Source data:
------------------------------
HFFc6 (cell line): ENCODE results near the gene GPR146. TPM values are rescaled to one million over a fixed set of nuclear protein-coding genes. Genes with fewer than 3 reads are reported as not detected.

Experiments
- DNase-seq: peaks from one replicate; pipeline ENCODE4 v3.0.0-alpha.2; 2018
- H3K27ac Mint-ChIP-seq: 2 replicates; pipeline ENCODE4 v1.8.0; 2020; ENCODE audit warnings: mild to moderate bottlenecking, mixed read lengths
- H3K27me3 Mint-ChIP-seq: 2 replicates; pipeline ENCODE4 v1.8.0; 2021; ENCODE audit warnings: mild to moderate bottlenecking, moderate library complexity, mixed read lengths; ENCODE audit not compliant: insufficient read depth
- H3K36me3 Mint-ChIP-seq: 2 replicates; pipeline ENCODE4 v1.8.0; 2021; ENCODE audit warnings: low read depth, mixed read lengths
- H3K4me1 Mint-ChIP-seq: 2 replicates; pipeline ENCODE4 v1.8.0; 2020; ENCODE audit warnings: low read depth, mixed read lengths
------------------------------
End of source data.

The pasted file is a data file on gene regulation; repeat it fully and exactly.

HFFc6 (cell line): ENCODE results near the gene GPR146. TPM values are rescaled to one million over a fixed set of nuclear protein-coding genes. Genes with fewer than 3 reads are reported as not detected.

Experiments
- DNase-seq: peaks from one replicate; pipeline ENCODE4 v3.0.0-alpha.2; 2018
- H3K27ac Mint-ChIP-seq: 2 replicates; pipeline ENCODE4 v1.8.0; 2020; ENCODE audit warnings: mild to moderate bottlenecking, mixed read lengths
- H3K27me3 Mint-ChIP-seq: 2 replicates; pipeline ENCODE4 v1.8.0; 2021; ENCODE audit warnings: mild to moderate bottlenecking, moderate library complexity, mixed read lengths; ENCODE audit not compliant: insufficient read depth
- H3K36me3 Mint-ChIP-seq: 2 replicates; pipeline ENCODE4 v1.8.0; 2021; ENCODE audit warnings: low read depth, mixed read lengths
- H3K4me1 Mint-ChIP-seq: 2 replicates; pipeline ENCODE4 v1.8.0; 2020; ENCODE audit warnings: low read depth, mixed read lengths